A-10 introduces a mental health video series for student athletes – The GW Hatchet
The Atlantic 10 Student-Athlete Advisory Committee launched a series of mental health discussions this month to advance ongoing national conversations about the impact of mental health on student-athletes.
The committee, in which student-athletes work alongside administration, coaches and NCAA officials, will publish the nine-part Mental Health Series throughout the month, in which student-athletes interview mental health professionals about ways they are fighting against mental health issues such as depression and Anxiety can prevail and stigma surrounds the issues. The initiative comes as recent suicides coupled with stress overload and burnout have raised mental health concerns among student athletes across the country.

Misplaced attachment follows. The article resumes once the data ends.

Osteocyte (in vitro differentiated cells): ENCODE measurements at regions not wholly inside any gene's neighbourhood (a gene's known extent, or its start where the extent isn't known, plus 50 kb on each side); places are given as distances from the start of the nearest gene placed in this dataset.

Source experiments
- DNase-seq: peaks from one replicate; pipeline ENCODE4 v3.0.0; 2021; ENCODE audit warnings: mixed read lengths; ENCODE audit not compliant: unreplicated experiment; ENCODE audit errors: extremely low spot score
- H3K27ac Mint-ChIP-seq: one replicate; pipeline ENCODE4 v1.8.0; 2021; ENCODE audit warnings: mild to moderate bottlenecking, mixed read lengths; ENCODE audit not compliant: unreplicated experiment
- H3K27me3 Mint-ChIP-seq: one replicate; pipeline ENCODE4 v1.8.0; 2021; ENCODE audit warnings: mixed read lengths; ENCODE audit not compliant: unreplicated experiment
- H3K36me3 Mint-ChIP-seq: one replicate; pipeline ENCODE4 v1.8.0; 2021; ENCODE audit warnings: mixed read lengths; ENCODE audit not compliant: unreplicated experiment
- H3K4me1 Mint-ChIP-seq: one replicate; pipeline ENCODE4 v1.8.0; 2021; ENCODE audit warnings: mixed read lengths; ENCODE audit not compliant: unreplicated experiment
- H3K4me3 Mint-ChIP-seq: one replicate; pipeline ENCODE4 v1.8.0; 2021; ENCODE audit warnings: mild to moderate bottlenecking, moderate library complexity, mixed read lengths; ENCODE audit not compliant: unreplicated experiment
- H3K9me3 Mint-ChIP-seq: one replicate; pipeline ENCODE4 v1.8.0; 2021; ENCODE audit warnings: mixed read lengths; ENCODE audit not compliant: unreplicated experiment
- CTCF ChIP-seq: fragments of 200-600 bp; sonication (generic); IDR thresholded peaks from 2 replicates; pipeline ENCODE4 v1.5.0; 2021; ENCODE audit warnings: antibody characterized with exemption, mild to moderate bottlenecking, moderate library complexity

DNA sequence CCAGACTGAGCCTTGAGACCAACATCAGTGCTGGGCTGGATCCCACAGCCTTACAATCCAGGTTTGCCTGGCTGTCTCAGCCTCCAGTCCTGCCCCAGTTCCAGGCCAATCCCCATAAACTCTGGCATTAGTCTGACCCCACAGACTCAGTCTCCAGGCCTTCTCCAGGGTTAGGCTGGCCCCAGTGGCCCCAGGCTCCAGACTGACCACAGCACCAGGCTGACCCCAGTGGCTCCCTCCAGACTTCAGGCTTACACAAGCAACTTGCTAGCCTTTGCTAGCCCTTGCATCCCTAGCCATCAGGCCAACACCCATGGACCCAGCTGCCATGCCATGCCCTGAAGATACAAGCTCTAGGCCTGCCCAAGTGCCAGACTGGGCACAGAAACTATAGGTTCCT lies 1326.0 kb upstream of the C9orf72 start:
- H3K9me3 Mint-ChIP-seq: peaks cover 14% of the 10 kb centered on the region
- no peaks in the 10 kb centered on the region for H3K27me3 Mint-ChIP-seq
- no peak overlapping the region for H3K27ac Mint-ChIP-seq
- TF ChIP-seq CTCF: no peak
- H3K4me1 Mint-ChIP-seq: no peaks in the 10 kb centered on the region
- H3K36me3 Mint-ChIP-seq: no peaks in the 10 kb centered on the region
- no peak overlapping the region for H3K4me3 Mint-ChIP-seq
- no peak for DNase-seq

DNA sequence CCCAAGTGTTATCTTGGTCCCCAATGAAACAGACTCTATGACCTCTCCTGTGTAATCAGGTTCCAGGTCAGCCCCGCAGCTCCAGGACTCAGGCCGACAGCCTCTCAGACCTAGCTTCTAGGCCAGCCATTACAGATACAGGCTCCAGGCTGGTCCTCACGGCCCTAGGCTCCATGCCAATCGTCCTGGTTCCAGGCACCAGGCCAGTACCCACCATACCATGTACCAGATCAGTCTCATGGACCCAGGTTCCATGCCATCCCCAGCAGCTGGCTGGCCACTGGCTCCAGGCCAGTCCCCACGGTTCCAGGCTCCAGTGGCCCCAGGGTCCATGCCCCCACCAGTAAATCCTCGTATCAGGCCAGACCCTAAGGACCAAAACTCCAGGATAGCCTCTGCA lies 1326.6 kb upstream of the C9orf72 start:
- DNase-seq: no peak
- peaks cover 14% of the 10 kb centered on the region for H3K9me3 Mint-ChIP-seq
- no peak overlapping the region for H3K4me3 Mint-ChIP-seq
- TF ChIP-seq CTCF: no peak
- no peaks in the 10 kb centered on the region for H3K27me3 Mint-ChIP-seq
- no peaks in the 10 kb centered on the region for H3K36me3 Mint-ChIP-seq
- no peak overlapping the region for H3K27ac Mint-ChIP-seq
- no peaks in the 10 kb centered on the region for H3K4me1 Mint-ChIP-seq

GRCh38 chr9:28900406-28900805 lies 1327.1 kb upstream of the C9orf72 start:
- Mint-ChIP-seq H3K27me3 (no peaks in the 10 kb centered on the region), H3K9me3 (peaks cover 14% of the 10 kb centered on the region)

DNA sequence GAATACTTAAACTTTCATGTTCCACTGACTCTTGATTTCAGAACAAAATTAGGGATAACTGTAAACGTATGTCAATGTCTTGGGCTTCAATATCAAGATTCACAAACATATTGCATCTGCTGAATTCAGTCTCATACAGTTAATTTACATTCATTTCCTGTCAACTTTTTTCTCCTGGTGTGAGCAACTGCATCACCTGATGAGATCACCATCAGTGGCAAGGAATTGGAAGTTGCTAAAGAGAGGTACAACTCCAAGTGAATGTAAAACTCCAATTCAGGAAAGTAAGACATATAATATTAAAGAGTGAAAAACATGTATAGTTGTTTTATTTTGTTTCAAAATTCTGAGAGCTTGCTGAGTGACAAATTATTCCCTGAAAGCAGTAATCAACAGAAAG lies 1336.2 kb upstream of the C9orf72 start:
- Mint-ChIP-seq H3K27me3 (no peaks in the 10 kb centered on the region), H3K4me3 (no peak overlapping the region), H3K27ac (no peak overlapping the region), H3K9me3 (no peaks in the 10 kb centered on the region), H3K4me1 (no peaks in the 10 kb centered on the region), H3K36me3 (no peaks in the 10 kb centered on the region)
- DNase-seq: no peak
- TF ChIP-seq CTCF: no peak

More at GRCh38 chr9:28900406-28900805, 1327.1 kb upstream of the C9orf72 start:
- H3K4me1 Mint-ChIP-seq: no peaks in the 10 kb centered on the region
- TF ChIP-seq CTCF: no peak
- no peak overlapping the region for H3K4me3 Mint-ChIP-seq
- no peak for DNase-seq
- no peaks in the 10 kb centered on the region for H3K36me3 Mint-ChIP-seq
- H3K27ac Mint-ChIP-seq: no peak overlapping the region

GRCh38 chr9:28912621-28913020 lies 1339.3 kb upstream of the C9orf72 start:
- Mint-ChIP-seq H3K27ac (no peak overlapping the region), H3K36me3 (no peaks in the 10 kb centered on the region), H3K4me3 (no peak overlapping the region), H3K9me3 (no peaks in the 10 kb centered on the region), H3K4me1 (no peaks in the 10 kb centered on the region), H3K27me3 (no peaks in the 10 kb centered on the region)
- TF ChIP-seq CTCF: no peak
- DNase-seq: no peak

Several NCAA athletic students committed suicide this spring — Stanford football captain Katie Meyer, Wisconsin track and field athlete Sara Schultze and James Madison softball player Lauren Bernett — but the NCAA has yet to respond.
The committee launched the initiative to help student-athletes understand the impact of mental health on their well-being and to promote psychological resources in the league. The conversations in the videos encourage student-athletes to start open discussions about mental health while fostering a supportive environment.
“Because the mental health crisis is very real and widespread among student athletes, A-10 SAAC wanted to provide resources to student athletes throughout the conference,” said Cody Shimp, the committee president, in the press release. “Created in collaboration with Atlantic 10 athletic students, psychologists and former athletes, this mental health video series aims to answer questions about mental health. It’s important to communicate that everyone faces obstacles and those obstacles don’t have to be experienced.”
The NCAA compiled a publication called Mental Health Best Practices in 2016 to recommend colleges’ resources for student-athletes and in 2020 a Student-Athlete Well-Being Scale that surveys and tests the mental health of student-athletes.